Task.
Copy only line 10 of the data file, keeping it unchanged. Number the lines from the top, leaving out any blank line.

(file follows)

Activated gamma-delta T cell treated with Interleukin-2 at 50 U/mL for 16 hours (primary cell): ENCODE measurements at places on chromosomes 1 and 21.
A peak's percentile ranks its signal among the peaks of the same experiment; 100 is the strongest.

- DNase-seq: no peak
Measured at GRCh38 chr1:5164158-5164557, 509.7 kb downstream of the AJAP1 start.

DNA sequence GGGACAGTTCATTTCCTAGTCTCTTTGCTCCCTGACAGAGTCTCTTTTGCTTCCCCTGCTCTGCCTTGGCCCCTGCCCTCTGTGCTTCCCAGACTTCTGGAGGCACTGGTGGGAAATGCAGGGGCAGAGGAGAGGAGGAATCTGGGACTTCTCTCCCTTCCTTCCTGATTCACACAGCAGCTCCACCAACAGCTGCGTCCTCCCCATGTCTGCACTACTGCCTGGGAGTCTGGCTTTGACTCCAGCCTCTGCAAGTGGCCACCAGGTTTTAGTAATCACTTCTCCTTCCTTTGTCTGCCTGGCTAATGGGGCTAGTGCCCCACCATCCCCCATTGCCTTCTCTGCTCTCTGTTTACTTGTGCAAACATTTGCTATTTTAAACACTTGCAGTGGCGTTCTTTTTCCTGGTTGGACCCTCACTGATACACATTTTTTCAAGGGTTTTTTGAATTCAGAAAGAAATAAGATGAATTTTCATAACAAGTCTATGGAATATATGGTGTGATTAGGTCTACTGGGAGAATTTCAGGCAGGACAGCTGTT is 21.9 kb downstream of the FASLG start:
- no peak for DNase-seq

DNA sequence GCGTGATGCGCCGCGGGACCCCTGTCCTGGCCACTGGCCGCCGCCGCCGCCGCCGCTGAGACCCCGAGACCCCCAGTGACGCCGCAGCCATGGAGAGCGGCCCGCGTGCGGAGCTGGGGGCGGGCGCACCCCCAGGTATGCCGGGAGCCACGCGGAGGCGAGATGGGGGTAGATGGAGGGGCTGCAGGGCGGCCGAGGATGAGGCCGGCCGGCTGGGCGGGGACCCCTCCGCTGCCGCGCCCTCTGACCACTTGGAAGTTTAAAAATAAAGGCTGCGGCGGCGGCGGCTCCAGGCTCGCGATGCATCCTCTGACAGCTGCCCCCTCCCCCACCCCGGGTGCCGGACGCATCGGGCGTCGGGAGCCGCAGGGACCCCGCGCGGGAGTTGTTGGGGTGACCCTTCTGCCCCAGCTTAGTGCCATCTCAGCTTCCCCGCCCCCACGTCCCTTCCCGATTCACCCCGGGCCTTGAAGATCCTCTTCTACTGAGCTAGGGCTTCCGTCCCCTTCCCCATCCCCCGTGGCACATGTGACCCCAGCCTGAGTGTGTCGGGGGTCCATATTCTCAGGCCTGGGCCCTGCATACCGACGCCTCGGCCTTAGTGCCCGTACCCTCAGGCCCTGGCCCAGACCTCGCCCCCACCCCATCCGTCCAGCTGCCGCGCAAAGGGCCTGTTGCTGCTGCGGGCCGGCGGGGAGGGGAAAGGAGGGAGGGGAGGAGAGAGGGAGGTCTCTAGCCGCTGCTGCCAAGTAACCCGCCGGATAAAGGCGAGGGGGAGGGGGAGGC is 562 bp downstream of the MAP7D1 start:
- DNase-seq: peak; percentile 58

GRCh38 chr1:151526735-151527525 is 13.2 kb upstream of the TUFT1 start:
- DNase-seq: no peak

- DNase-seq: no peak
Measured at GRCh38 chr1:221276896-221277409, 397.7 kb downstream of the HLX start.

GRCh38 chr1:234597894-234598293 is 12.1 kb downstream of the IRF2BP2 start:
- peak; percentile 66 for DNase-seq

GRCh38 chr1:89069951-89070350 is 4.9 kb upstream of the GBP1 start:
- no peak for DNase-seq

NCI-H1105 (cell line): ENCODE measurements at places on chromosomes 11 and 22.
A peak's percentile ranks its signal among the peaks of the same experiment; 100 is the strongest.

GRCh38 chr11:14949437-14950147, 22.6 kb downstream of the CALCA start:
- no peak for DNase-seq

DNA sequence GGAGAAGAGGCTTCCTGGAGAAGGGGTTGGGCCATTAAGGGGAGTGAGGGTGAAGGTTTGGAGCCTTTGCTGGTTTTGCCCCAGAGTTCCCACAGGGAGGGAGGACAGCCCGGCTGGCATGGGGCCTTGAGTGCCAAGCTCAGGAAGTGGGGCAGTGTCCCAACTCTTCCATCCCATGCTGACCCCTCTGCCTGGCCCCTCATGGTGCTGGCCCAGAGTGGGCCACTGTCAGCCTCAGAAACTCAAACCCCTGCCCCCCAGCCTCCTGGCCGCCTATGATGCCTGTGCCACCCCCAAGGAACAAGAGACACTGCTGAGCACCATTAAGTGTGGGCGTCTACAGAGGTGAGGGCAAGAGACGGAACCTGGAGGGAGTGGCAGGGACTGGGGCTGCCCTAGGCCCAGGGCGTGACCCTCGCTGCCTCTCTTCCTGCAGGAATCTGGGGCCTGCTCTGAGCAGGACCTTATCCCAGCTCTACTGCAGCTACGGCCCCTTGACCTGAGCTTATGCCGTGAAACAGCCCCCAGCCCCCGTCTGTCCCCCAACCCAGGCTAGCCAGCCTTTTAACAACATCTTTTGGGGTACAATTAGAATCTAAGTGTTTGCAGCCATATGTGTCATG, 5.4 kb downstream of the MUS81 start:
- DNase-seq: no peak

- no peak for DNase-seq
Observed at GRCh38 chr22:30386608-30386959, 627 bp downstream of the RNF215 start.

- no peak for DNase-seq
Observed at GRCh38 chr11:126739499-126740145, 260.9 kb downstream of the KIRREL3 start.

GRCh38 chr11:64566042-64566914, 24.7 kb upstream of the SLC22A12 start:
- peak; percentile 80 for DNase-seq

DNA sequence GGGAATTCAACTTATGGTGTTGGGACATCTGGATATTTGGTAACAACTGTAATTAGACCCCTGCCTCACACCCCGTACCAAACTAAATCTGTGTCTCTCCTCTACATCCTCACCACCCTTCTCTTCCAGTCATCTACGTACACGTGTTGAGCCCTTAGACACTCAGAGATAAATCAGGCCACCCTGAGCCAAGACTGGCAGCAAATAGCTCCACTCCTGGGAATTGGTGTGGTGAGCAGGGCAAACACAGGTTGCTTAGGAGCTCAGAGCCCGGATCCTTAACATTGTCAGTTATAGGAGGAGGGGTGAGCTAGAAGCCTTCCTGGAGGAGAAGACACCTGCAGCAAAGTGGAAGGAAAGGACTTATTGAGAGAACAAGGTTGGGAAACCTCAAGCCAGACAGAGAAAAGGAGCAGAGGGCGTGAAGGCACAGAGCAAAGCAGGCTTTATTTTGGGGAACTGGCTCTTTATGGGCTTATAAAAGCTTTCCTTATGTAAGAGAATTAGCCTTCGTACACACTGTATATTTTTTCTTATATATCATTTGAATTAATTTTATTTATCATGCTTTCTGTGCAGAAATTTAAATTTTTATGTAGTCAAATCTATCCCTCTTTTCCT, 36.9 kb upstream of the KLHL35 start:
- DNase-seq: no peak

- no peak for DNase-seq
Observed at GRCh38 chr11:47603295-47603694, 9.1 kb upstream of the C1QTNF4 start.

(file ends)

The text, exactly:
- DNase-seq: no peak